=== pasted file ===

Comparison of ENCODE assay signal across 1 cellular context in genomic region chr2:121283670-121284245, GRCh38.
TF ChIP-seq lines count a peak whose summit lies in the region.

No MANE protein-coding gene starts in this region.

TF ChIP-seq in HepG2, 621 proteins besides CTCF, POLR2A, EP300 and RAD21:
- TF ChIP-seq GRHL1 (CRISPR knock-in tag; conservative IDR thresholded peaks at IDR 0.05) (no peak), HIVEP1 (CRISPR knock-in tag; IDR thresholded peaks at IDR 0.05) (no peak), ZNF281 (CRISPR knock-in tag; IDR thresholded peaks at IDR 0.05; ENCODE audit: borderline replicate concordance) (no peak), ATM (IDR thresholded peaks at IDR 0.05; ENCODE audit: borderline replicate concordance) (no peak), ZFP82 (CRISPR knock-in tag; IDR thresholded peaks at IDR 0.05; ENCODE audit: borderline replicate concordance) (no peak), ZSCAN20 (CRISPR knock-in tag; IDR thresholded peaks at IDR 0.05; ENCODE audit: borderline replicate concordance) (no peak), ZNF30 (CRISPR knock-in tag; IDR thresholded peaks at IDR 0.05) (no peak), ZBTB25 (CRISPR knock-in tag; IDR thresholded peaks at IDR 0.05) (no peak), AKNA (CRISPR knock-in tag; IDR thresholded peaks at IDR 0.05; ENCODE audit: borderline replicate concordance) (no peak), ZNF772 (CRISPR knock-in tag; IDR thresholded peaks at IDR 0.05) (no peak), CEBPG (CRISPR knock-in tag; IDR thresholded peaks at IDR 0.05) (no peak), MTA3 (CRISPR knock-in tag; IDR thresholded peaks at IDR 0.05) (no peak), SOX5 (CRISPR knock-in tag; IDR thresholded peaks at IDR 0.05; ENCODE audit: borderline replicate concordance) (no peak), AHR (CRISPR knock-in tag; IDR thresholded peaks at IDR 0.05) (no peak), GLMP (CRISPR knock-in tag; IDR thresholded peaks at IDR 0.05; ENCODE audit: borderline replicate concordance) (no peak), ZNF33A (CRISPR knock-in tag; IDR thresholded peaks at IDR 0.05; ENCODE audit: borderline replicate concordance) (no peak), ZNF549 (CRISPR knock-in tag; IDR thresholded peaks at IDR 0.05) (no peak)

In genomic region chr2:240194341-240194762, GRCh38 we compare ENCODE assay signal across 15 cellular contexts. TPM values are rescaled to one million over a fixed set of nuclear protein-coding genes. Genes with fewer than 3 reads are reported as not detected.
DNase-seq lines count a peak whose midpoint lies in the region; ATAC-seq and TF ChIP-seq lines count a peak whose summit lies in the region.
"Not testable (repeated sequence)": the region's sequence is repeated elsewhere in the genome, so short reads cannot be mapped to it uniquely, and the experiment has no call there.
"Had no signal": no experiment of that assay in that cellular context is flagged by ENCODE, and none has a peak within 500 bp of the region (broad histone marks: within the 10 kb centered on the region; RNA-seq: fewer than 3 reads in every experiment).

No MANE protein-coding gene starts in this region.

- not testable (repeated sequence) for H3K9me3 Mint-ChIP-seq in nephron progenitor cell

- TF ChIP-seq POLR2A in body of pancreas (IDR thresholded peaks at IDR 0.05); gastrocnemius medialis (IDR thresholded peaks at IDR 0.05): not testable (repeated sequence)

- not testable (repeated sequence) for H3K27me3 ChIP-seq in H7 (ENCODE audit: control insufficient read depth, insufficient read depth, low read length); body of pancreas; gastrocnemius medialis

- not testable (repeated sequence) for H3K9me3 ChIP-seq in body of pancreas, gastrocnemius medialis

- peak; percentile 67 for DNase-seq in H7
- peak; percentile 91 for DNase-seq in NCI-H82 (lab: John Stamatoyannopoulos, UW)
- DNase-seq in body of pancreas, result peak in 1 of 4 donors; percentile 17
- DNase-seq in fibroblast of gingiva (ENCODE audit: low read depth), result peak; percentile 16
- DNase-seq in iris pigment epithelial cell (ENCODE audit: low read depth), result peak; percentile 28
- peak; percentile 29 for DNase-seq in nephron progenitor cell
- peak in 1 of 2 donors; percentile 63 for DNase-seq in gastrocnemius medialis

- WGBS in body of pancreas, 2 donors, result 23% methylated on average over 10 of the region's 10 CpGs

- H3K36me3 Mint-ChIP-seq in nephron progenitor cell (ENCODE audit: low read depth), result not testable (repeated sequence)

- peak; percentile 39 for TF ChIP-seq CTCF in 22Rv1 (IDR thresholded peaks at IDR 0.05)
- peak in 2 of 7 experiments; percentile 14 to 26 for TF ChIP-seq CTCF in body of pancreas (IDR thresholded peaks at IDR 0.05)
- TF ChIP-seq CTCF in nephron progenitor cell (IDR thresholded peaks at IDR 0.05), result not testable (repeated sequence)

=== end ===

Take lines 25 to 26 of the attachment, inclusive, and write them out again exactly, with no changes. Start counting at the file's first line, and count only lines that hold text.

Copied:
- peak in 2 of 7 experiments; percentile 14 to 26 for TF ChIP-seq CTCF in body of pancreas (IDR thresholded peaks at IDR 0.05)
- TF ChIP-seq CTCF in nephron progenitor cell (IDR thresholded peaks at IDR 0.05), result not testable (repeated sequence)